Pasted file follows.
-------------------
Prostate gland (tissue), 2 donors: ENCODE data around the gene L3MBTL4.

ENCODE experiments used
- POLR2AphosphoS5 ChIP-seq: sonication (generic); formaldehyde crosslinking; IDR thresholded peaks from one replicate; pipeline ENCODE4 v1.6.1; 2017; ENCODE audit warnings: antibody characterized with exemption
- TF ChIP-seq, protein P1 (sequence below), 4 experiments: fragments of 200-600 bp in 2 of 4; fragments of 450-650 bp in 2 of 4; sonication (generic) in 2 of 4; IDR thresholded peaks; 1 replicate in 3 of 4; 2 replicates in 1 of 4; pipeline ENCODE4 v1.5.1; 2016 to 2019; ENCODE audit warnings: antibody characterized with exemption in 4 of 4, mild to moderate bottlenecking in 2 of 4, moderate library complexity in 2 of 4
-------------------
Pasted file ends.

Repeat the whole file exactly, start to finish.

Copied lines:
Prostate gland (tissue), 2 donors: ENCODE data around the gene L3MBTL4.

ENCODE experiments used
- POLR2AphosphoS5 ChIP-seq: sonication (generic); formaldehyde crosslinking; IDR thresholded peaks from one replicate; pipeline ENCODE4 v1.6.1; 2017; ENCODE audit warnings: antibody characterized with exemption
- TF ChIP-seq, protein P1 (sequence below), 4 experiments: fragments of 200-600 bp in 2 of 4; fragments of 450-650 bp in 2 of 4; sonication (generic) in 2 of 4; IDR thresholded peaks; 1 replicate in 3 of 4; 2 replicates in 1 of 4; pipeline ENCODE4 v1.5.1; 2016 to 2019; ENCODE audit warnings: antibody characterized with exemption in 4 of 4, mild to moderate bottlenecking in 2 of 4, moderate library complexity in 2 of 4